Today’s piece is one of those later ones. Nearly two months ago Grant Hart, a founding member of Hüsker Dü, a Minnesota indie rock group that achieved some fame before breaking up in the late 1980s, died. After Hüsker Dü broke up, Hart had continued working in music and visual art, some of it quite striking, none of it as well-known as it should have been. We are used to stories of a young person whose indie band is on the rise, there is less notice for those artists whose work continues past middle-age. After all, even when there are new levels to the work, there may be no apparent market. While thinking of him, I noticed, strangely, for the first time, that Grant’s name was, in effect, a two-word prayer.

younger Grant Hart

Young musicians, young artists, need will and lot of work to get a chance to succeed.
But at a certain age, they will need even more of that will to continue to make art.

Around the same time, I was talking with Dave Moore (who you’ve heard here, vocally, keyboardely, and composerly) about his household’s garden bounty coming to an end.

These two thoughts combined into the words for today’s piece back in September. And early last month I wrote the music—so this piece has existed, on paper, for a month. I performed it on acoustic guitar for a handful of people in a living room in October. It seemed to work. So why haven’t you heard it yet?

I really wanted to get the performance right. And this month I attempted that, getting as close as this recording. I wanted it to be good, but I didn’t want it to be polished either.

Garden Elegy

Here are the words to “Garden Elegy (for Grant Hart)”

The LYL Band began roughly the same time as Hüsker Dü. We even shared a producer of our first recordings back in the day (Colin Mansfield). But we were much different. We were a band of poets and artists, closer to the Fugs or Billy Bragg than the Who or the Jam. And I was then, as now, not a consistent and confident performer and a problematic singer. That was my problem as a band-member back then. As passionate as I could be in my writing, I couldn’t find the heart to focus that passion on stage, to the detriment of the band.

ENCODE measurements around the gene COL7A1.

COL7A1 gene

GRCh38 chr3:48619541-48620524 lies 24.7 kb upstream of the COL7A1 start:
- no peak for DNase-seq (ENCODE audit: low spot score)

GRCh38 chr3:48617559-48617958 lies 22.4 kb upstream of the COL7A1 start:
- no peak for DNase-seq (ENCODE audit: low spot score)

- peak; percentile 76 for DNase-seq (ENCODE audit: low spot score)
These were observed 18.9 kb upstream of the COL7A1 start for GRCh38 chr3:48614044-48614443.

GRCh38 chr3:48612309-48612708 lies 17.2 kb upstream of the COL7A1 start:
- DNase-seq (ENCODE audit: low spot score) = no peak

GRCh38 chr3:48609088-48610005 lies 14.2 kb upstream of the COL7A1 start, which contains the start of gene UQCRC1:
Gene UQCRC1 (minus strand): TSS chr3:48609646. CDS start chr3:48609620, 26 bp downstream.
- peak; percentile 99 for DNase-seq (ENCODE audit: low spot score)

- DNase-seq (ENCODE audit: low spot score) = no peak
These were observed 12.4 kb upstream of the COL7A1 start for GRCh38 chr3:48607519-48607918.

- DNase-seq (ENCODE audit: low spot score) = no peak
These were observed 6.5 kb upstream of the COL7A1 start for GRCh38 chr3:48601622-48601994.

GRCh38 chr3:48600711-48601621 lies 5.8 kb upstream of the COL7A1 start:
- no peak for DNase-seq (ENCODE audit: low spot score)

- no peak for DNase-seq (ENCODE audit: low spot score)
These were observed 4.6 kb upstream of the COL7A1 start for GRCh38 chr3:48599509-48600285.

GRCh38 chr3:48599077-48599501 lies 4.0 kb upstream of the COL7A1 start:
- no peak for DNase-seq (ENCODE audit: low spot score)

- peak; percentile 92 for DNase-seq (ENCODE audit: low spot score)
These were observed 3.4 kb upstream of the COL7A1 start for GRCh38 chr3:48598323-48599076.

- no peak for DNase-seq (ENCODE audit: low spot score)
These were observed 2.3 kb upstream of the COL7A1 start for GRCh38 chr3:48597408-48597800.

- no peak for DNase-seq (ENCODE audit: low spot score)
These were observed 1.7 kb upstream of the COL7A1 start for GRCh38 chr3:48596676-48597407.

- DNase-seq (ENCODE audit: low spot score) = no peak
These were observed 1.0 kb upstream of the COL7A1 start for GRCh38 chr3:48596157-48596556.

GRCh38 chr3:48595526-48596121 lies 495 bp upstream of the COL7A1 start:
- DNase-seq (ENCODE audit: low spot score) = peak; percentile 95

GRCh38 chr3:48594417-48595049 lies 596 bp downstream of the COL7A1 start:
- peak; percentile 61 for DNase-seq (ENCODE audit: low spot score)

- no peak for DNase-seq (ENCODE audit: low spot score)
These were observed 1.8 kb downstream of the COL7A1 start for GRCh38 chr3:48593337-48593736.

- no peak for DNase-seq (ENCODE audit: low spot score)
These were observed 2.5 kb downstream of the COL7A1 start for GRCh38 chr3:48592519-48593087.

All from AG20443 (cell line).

So, it didn’t take just the two months the song was in process, it took some decades to get close to what this song requires. When you listen to “Garden Elegy (for Grant Hart)”   you’ll hear me going for it as best I can, trying to focus passion. About halfway through you’ll hear the body of the guitar bang into the amplifier.

And that’s my prayer for artists today, perhaps your prayer too: that we may be granted heart.

Here’s the song:

Oread

How did you spend your extra hour given to us by the Daylight Savings Time changeover? Some spent it snuggled with a loved one, or others for splendid dreams given time for extra chapters. I spent my night and hour wrestling with another poet’s poem and creating and performing music for it.

A few posts back we presented William Carlos Williams “The Red Wheelbarrow,” a widely anthologized and very short Imagist poem. My current feeling, shared in that post, was that Williams really was talking about a red wheelbarrow, a simple tool used for important tasks. Of course, he was also aware that the rain-glazed red paint of the wheelbarrow and the white chickens around it was a bold visual image, consistent with the modernist art he appreciated, and that he didn’t mind the provocation of calling attention to this without elaborate justification, any more than a classical painter or poet would think they would have been required to tell us why we should give a fig about Artemis.